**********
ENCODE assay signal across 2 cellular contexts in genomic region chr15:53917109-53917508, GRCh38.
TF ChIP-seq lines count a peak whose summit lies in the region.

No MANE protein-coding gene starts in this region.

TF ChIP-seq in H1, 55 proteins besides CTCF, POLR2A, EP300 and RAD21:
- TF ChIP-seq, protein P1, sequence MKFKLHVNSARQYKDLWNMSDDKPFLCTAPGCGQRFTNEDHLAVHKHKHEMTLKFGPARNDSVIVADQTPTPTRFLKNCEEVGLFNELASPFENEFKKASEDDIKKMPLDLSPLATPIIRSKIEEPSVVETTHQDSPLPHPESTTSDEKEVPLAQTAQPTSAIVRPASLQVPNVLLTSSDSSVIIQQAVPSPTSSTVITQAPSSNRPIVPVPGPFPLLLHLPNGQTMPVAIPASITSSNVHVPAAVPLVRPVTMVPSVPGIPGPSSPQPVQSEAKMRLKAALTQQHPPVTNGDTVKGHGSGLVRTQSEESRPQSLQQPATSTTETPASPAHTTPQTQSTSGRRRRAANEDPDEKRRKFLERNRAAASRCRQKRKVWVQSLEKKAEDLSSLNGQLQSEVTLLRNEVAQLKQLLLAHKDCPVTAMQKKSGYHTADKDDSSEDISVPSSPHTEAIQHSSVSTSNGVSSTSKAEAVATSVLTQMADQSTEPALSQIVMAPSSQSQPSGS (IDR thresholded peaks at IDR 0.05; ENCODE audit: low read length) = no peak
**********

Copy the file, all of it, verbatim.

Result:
ENCODE assay signal across 2 cellular contexts in genomic region chr15:53917109-53917508, GRCh38.
TF ChIP-seq lines count a peak whose summit lies in the region.

No MANE protein-coding gene starts in this region.

TF ChIP-seq in H1, 55 proteins besides CTCF, POLR2A, EP300 and RAD21:
- TF ChIP-seq, protein P1, sequence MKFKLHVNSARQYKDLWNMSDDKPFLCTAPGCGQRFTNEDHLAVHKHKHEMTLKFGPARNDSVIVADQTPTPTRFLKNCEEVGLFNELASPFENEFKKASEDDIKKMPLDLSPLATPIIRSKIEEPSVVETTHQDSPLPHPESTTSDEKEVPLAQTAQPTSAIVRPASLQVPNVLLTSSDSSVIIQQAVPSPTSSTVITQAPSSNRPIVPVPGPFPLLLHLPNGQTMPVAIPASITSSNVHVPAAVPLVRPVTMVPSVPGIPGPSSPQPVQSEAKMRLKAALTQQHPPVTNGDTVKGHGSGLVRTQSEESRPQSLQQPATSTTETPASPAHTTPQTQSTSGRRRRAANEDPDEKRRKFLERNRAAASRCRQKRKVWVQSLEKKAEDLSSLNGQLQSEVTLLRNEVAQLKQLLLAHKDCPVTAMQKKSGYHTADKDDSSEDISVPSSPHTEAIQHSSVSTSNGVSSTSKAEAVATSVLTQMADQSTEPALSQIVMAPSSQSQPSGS (IDR thresholded peaks at IDR 0.05; ENCODE audit: low read length) = no peak